The bottom line here, the iPhone 8 and 8 Plus may not be the newest iPhone in the lineup, but the Apple A11 chip is still powerful enough to handle everyday use cases such as making calls, sending messages and emails, using social media, surfing the web, and grabbing some pictures or video.
Aside from performance and battery life, a feature that is important for lots of people is the camera. The back camera setup differs on each device, but both the 8 and 8 Plus feature a 7MP camera on the front. Highlights in regard to the front-facing camera include an f/2.2 aperture along with auto-image stabilization, a Retina flash, auto-HDR, face detection, and the ability to capture 720p video at 240 frames per second, and 1080p video at 30 frames per second.
The iPhone 8 has a single camera setup on the rear, which consists of a 12MP camera with an f/1.8 aperture, auto-focus, optical image stabilization, and a True Tone flash. The iPhone 8 rear camera is also capable of capturing 4k video at up to 60 frames per second, and 1080p video at up to 240 frames per second. The iPhone 8 Plus features a dual-camera setup on the back with a wide-angle and telephoto lens. The wide-angle lens is 12MP, and the telephoto lens is similar to what we saw with the iPhone 7. It was the second lens, the telephoto lens, that allowed for features such as Portrait Mode and Portrait Lighting.
According to DxOMark, the iPhone 8 was “one of the best-performing mobile device cameras” they ever tested (at the time of release). The iPhone 8 received a score of 92, with highlights touting some of the best HDR performances, an accurate auto-focus, good stabilization, and “very good color rendering under almost all lighting condtions.”
While newer versions of the iPhone received a higher camera rating, the iPhone 8 score of 92 is resectable. For reference, you can see how the iPhone 8 compares to newer models of the iPhone on the DxOMark smartphone reviews page.
Another key aspect to consider when choosing an older model iPhone is the software. It is understood that Apple will not roll out software updates forever, but it is good when you know the phone is still getting current updates. This is the case with the iPhone 8 and 8 Plus. When these phones launched in 2017, they were running iOS 11.0. As of today, Apple is still supporting the 8 and 8 Plus with software updates, and the devices are running the most current version of iOS 15.
Some early models of the iPhone received regular software updates for about 3 years, however, that update time has gotten longer as newer and newer models have been released. For example, the iPhone 5 and iPhone 6 both received software updates for over 5 years. If that pattern follows, we would expect to see the iPhone 8 get software updates for a few more years, possibly into 2023.
Of course, most people will recommend you buy a phone for what it can do today, as opposed to what it may do with future software updates. If the phone and feature set meets your current needs — it should be worth considering.
iPhone 8: What you will get
- Solid overall phone with a strong processor and good camera
- The most recent version of iOS (as of late 2022 with iOS 16)
- Smaller form factor phone with Touch ID (as opposed to only Face ID)
The iPhone 8 and 8 Plus are both still solid phones worth buying in 2022. Purchasing an iPhone 8 in 2022 lets you spend less money.
iPhone 8: What you will not get
We mentioned how the iPhone 8 is still getting regular iOS updates from Apple, which is a definite perk. But, we also do not have a firm date on when that support will end. As we mentioned earlier, recent patterns suggest the iPhone 8 may even continue to receive updates into 2023, but that is based on previous release patterns and not a firm timeline offered by Apple.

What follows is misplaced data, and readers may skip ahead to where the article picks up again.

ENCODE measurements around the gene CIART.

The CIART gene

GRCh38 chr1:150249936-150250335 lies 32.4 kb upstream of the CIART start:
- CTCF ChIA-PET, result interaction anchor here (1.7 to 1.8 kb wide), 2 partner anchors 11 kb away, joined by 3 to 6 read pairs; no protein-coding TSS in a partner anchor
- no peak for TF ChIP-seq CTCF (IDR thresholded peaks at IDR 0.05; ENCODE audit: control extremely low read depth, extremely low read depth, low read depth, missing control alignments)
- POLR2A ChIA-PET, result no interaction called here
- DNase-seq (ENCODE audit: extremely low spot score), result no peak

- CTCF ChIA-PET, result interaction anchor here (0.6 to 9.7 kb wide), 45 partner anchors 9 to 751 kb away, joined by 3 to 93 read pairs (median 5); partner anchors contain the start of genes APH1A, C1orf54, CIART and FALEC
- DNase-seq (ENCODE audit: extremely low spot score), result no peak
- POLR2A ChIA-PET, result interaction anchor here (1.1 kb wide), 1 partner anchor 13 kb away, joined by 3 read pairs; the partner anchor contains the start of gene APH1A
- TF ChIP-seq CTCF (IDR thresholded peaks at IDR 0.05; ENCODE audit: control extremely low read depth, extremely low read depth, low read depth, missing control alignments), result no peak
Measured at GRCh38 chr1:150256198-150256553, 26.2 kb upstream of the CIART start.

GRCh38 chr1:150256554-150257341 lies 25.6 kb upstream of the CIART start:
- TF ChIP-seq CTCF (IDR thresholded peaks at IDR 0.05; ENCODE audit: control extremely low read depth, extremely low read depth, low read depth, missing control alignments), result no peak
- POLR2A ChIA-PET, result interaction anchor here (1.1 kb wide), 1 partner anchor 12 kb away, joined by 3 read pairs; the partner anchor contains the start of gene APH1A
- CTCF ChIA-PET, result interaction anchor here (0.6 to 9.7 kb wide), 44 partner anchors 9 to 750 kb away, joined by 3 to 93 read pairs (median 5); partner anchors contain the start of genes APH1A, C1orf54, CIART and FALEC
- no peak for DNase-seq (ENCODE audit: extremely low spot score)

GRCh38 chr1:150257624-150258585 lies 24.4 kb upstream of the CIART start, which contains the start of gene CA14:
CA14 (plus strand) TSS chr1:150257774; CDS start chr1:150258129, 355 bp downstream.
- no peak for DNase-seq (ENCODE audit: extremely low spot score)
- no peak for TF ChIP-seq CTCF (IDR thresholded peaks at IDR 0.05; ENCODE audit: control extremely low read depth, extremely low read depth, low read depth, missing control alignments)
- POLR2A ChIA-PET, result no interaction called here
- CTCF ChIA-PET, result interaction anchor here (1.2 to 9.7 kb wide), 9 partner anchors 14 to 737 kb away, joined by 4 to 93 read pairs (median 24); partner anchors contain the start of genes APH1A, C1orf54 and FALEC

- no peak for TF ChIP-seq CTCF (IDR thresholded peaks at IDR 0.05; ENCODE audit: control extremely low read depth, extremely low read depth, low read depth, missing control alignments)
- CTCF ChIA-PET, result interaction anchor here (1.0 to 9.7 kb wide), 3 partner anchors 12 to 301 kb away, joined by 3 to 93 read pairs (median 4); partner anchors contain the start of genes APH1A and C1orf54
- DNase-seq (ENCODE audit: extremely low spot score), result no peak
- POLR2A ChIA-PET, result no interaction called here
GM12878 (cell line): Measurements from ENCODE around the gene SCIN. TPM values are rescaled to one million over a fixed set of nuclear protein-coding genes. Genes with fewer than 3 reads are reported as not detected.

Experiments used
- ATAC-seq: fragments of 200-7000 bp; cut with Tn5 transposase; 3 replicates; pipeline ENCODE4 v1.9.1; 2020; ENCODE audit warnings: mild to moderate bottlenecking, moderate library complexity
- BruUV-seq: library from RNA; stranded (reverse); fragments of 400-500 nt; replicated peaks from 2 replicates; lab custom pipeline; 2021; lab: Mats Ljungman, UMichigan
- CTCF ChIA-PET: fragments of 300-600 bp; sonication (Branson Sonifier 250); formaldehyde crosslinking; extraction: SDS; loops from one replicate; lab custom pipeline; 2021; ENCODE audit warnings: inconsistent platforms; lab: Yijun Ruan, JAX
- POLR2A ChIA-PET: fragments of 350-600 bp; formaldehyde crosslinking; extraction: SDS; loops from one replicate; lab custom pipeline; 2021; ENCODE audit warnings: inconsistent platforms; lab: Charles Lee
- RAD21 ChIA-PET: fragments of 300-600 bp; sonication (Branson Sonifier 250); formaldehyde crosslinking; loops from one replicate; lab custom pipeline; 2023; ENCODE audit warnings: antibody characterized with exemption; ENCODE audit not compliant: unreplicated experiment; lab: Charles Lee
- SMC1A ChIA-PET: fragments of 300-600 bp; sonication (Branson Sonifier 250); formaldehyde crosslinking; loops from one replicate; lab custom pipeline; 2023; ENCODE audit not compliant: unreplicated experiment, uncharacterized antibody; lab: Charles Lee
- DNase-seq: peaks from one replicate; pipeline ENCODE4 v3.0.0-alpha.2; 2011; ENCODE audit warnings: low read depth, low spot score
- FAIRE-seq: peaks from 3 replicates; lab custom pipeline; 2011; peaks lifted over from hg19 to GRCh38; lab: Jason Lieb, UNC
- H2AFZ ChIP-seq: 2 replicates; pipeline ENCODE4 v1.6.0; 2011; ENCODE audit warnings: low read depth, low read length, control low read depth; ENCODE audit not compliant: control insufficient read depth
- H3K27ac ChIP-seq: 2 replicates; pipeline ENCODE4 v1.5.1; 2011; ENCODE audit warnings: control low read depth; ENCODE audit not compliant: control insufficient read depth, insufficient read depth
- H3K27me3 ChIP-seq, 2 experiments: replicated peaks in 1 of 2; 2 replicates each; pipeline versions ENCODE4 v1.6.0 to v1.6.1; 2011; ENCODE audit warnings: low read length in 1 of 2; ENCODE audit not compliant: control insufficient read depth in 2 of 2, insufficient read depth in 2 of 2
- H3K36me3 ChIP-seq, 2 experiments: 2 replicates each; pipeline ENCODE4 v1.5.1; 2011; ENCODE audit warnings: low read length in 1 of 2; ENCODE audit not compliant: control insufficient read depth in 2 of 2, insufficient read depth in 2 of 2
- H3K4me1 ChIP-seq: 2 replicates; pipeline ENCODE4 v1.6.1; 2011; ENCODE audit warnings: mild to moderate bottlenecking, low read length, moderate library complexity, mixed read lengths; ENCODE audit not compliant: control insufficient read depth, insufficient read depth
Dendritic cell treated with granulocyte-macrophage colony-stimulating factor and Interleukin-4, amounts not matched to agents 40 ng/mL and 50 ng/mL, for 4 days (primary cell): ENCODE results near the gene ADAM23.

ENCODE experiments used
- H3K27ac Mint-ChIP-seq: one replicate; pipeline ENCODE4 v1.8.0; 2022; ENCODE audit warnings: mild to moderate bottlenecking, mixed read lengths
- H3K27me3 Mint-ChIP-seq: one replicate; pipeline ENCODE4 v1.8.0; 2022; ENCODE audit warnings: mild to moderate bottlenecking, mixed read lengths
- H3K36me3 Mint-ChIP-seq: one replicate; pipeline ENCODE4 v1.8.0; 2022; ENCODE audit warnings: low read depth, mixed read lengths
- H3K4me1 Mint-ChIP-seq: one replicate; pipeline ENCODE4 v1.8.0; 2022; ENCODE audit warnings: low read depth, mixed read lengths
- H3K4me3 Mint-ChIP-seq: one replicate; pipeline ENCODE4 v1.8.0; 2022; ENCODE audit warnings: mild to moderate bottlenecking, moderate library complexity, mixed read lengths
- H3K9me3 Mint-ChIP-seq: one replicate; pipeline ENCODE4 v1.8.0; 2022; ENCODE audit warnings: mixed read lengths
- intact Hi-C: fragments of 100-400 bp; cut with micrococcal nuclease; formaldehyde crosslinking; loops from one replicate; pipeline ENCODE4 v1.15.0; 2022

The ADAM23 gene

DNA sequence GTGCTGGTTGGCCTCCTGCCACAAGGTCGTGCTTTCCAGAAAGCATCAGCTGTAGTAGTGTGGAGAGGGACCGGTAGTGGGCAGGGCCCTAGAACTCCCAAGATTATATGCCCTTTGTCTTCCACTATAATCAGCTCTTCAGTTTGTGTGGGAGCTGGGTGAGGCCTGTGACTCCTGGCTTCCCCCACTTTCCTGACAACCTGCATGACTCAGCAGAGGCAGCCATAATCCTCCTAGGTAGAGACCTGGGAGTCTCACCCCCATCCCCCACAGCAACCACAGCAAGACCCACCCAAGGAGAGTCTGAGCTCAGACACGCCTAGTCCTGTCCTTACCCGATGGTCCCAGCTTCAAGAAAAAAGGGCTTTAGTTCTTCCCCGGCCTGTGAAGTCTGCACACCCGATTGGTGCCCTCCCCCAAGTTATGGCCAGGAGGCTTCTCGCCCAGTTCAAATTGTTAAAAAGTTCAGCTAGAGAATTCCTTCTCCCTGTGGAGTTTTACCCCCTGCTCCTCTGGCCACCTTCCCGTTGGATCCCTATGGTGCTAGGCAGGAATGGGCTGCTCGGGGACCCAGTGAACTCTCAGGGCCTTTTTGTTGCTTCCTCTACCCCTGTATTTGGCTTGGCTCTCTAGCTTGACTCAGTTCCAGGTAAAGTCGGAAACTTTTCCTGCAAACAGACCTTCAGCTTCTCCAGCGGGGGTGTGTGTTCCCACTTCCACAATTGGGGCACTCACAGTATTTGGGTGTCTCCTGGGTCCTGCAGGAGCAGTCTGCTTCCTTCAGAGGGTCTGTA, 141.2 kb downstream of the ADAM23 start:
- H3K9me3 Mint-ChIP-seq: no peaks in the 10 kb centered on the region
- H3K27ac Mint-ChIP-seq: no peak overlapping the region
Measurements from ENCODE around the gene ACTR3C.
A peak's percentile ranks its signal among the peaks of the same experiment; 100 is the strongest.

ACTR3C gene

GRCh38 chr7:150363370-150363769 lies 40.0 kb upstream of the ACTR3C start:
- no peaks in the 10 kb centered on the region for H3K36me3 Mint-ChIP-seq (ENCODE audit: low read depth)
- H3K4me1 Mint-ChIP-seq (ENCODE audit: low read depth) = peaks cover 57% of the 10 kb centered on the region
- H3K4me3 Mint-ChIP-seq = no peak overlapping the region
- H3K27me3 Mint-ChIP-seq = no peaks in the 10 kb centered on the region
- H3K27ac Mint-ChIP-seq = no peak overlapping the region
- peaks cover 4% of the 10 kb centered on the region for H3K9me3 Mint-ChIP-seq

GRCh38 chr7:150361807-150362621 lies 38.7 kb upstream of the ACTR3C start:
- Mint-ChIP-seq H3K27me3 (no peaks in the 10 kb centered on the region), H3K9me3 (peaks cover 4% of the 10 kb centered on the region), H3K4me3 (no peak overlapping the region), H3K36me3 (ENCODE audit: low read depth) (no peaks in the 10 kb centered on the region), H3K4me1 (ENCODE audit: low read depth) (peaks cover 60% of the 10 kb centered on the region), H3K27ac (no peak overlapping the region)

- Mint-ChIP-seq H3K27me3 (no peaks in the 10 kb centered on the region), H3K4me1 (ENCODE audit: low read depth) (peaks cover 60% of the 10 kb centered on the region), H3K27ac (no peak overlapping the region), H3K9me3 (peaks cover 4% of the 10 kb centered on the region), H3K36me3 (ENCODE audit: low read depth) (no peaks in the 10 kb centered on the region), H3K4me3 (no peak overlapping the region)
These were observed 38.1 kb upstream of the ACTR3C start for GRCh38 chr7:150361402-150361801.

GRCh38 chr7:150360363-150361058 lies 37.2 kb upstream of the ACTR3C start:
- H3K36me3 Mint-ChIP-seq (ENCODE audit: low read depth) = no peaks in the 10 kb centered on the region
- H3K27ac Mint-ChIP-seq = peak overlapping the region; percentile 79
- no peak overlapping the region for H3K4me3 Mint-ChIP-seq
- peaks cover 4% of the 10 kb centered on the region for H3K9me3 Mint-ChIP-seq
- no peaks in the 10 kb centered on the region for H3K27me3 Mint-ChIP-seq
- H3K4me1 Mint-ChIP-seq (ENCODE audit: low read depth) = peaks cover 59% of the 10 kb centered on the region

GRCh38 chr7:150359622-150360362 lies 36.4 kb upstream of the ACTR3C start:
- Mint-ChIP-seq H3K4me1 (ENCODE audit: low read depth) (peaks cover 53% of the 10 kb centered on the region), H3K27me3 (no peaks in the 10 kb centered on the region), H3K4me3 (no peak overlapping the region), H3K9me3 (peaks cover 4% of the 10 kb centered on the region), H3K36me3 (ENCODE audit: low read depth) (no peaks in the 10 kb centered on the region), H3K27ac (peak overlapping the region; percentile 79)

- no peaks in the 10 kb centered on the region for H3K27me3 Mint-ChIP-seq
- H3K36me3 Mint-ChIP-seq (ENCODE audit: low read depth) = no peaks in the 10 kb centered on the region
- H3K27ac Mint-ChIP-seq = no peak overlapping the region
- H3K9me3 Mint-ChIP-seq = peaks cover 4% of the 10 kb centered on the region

Newer models of the iPhone are always released with more features, or better features, as compared to previous models. Basically, this is just to say the iPhone 8 will not be able to do everything the current-generation iPhones can do. Of course, if the current feature set of the iPhone 8 meets your needs — that shouldn’t be an issue, aside from some FOMO.
The other aspect to consider is battery life. While the iPhone 8 and 8 Plus both had great battery life when new — all phones will see a decrease in battery life over time. Essentially, if you are buying an iPhone 8 you should expect some degradation in battery life.
If you’re concerned about future software updates, you may want to consider a newer model iPhone like the iPhone Xr or the iPhone 11. Or, if you like the smaller form factor of the iPhone 8 and would like to keep the Touch ID and home button, a second-generation iPhone SE is the model to consider.
iPhone 8 pricing
The original retail pricing for the iPhone 8 started at $699, with the iPhone 8 Plus starting $100 higher, at $799. Needless to say, you shouldn’t judge the phone by the 2017 release price. Instead, you should consider what the phone can be purchased for today, in 2022. Used iPhone 8 prices are constantly falling, which means it’s always the perfect time to buy. When buying an iPhone 8 in 2022, the price will vary based on several factors such as the condition of the device, and the amount of internal storage.
Should you buy an iPhone 8 in 2022?
This brings the big question — should you buy an iPhone 8 in 2022? Yes, iPhone 8 is absolutely still worth buying in 2022 — if you’re looking for an affordable iPhone that can run the latest apps.
Up until April 2020, when Apple stopped selling the iPhone 8, it was the newest iPhone that featured a smaller form factor and a home button. These two factors kept the iPhone 8 a popular choice, but Apple released the second-generation iPhone SE in 2020 and the third-generation iPhone SE in 2022, and this likely made the iPhone 8 buying decision a bit more complicated. The second-generation iPhone SE and the third-generation iPhone SE are both worth considering, though, they will cost more than an iPhone 8.
While the decision process has gotten a bit more complicated, the iPhone 8 remains a top-selling device here on Swappa. When it comes to buying a phone, we recommend you set a budget on what you can spend — and then look for the best (or newest) phone that falls within your budget.